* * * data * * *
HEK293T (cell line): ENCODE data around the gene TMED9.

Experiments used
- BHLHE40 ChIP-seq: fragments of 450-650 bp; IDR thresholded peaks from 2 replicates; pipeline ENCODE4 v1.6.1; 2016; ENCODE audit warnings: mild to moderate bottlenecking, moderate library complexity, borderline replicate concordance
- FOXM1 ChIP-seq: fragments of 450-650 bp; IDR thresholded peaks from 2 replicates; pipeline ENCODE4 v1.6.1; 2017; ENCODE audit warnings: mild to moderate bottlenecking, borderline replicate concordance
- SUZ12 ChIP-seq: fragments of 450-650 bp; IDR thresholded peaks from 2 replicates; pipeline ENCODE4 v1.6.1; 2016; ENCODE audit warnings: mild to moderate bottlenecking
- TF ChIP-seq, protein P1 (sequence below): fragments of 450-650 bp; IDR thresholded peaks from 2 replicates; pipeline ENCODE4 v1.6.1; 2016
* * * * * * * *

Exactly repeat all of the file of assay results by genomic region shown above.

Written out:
HEK293T (cell line): ENCODE data around the gene TMED9.

Experiments used
- BHLHE40 ChIP-seq: fragments of 450-650 bp; IDR thresholded peaks from 2 replicates; pipeline ENCODE4 v1.6.1; 2016; ENCODE audit warnings: mild to moderate bottlenecking, moderate library complexity, borderline replicate concordance
- FOXM1 ChIP-seq: fragments of 450-650 bp; IDR thresholded peaks from 2 replicates; pipeline ENCODE4 v1.6.1; 2017; ENCODE audit warnings: mild to moderate bottlenecking, borderline replicate concordance
- SUZ12 ChIP-seq: fragments of 450-650 bp; IDR thresholded peaks from 2 replicates; pipeline ENCODE4 v1.6.1; 2016; ENCODE audit warnings: mild to moderate bottlenecking
- TF ChIP-seq, protein P1 (sequence below): fragments of 450-650 bp; IDR thresholded peaks from 2 replicates; pipeline ENCODE4 v1.6.1; 2016